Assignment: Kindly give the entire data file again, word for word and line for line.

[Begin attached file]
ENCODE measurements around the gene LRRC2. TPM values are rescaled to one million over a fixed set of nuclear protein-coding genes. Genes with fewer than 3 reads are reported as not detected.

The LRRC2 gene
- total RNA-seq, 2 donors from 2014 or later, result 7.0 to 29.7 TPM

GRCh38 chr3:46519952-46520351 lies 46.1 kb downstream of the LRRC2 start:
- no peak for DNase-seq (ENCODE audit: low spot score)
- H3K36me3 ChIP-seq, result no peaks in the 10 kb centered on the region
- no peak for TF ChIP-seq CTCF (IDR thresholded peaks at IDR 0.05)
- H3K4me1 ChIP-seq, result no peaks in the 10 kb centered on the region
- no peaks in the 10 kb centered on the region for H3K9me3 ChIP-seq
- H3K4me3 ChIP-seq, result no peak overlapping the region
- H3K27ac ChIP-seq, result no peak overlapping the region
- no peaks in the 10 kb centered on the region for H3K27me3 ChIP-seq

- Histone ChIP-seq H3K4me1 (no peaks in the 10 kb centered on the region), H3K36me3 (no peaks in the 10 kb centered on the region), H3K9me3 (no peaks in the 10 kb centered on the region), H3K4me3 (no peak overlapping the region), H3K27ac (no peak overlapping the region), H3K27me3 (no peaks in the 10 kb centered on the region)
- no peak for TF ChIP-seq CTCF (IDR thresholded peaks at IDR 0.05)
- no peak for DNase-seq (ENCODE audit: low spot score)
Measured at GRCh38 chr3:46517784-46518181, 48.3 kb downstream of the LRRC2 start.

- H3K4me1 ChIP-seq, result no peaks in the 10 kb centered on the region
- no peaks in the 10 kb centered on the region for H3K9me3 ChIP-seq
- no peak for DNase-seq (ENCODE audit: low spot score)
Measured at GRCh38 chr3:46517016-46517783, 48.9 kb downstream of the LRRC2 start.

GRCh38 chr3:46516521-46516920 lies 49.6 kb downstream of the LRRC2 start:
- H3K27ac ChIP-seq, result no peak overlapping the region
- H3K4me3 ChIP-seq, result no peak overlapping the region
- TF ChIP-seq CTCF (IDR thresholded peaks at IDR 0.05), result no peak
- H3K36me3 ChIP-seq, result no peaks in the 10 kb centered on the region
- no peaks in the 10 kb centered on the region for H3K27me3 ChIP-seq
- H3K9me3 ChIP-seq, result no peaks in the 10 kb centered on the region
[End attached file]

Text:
ENCODE measurements around the gene LRRC2. TPM values are rescaled to one million over a fixed set of nuclear protein-coding genes. Genes with fewer than 3 reads are reported as not detected.

The LRRC2 gene
- total RNA-seq, 2 donors from 2014 or later, result 7.0 to 29.7 TPM

GRCh38 chr3:46519952-46520351 lies 46.1 kb downstream of the LRRC2 start:
- no peak for DNase-seq (ENCODE audit: low spot score)
- H3K36me3 ChIP-seq, result no peaks in the 10 kb centered on the region
- no peak for TF ChIP-seq CTCF (IDR thresholded peaks at IDR 0.05)
- H3K4me1 ChIP-seq, result no peaks in the 10 kb centered on the region
- no peaks in the 10 kb centered on the region for H3K9me3 ChIP-seq
- H3K4me3 ChIP-seq, result no peak overlapping the region
- H3K27ac ChIP-seq, result no peak overlapping the region
- no peaks in the 10 kb centered on the region for H3K27me3 ChIP-seq

- Histone ChIP-seq H3K4me1 (no peaks in the 10 kb centered on the region), H3K36me3 (no peaks in the 10 kb centered on the region), H3K9me3 (no peaks in the 10 kb centered on the region), H3K4me3 (no peak overlapping the region), H3K27ac (no peak overlapping the region), H3K27me3 (no peaks in the 10 kb centered on the region)
- no peak for TF ChIP-seq CTCF (IDR thresholded peaks at IDR 0.05)
- no peak for DNase-seq (ENCODE audit: low spot score)
Measured at GRCh38 chr3:46517784-46518181, 48.3 kb downstream of the LRRC2 start.

- H3K4me1 ChIP-seq, result no peaks in the 10 kb centered on the region
- no peaks in the 10 kb centered on the region for H3K9me3 ChIP-seq
- no peak for DNase-seq (ENCODE audit: low spot score)
Measured at GRCh38 chr3:46517016-46517783, 48.9 kb downstream of the LRRC2 start.

GRCh38 chr3:46516521-46516920 lies 49.6 kb downstream of the LRRC2 start:
- H3K27ac ChIP-seq, result no peak overlapping the region
- H3K4me3 ChIP-seq, result no peak overlapping the region
- TF ChIP-seq CTCF (IDR thresholded peaks at IDR 0.05), result no peak
- H3K36me3 ChIP-seq, result no peaks in the 10 kb centered on the region
- no peaks in the 10 kb centered on the region for H3K27me3 ChIP-seq
- H3K9me3 ChIP-seq, result no peaks in the 10 kb centered on the region